Dynamic mechanism and simulation of soil and water conservation practices in restraining runoff, sediment and nutrient losses on slopes

Author(s): Han, Y.; Feng, G.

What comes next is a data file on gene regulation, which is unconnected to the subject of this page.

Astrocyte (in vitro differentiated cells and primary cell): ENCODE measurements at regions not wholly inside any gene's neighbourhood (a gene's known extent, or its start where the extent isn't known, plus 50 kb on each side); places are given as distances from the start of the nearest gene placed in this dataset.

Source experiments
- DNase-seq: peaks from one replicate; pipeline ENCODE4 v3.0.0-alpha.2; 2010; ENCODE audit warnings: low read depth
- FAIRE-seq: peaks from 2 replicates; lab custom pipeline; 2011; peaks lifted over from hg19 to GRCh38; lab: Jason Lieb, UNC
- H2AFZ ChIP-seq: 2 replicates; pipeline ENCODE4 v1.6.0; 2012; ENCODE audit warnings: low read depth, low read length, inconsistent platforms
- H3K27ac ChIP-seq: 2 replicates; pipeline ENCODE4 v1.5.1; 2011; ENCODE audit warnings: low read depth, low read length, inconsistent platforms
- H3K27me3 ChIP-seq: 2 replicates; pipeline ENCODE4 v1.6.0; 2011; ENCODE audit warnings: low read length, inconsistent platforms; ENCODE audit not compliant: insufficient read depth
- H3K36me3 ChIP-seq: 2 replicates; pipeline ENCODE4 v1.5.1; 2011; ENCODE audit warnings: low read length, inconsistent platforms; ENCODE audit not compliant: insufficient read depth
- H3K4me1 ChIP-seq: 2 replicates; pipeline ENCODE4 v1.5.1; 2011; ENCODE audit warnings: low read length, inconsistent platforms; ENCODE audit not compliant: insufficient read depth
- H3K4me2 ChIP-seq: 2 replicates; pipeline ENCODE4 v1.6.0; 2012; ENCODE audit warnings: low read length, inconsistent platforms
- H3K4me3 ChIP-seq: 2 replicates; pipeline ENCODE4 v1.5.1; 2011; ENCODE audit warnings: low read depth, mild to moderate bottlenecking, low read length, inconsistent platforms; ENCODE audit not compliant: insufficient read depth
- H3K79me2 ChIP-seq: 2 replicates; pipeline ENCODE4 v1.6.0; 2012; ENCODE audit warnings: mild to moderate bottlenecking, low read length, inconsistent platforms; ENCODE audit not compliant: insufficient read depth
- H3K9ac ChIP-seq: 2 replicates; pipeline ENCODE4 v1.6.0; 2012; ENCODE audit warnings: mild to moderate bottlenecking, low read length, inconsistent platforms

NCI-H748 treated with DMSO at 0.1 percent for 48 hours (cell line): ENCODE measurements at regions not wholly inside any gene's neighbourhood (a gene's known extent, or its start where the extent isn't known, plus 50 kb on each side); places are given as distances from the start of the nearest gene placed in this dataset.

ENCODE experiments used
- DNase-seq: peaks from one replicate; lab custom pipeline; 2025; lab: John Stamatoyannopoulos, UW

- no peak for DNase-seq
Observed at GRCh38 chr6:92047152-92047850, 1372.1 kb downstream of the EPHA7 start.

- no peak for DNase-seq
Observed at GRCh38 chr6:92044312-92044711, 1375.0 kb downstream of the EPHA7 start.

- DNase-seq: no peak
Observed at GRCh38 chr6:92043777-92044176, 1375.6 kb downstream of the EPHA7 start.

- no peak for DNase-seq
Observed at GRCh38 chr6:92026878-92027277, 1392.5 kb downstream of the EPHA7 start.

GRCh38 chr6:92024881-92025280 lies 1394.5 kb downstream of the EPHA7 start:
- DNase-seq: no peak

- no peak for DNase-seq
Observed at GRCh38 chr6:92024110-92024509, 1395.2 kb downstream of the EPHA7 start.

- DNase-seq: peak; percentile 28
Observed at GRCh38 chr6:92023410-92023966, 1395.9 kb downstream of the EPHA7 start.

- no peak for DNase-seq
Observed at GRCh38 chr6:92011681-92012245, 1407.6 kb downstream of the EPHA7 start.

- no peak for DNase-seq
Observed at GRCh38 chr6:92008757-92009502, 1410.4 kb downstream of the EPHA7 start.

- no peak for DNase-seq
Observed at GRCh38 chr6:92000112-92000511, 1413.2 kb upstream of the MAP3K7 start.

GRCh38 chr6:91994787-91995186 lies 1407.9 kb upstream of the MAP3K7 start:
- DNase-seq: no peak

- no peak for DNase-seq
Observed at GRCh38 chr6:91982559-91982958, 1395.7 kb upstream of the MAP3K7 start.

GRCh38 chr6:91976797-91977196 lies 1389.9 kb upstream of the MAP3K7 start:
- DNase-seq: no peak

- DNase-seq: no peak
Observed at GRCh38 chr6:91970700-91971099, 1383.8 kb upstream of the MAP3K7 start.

Rainfall is a major dynamic driving factor of soil erosion and nutrient loss on different slopes. Soil and water conservation practices can change the dynamic process of soil and water losses, it is an important measure to reduce erosion and nutrient loss. In this study, four types of soil and water conservation practices, i.e., fish-scale pits, narrow terrace, shrub cover and agricultural landuse, were tested from 2001 to 2010. The results showed that all of these practices for soil and water conservation can significantly reduce soil erosion and nutrient losses. Compared with other practices, fish-scale pits most effectively reduced runoff, sediment and nutrient losses (the total losses of runoff, sediments, TP and TN were 20%, 2%, 10% and 36%, respectively, from the bare land in the same area), followed by 30% shrub coverage, narrow terrace and agricultural landuse. These soil and water conservation practices decreased shear stress, stream power, cross-section specific energy and soil detachment rate as well as reduced surface disturbances and soil erosion. The mechanisms of restraining soil and water loss by those conservation practices were quite different. In this study, rain intensity and erosion dynamic parameters (flow rate, Reynolds number, Froude numbers, Darcy resistance coefficient, Manning coefficient, shear stress, stream power, unit runoff power and cross-section specific energy) were considered as major factors in the empirical models for estimation of runoff, sediments, TP and TN at different runoff experiment sites. Statistical models were developed through stepwise linear regression analysis, correlation coefficient R of the models ranged from 0.65 to 0.99, indicating that simulated results were in good agreement with measured values.

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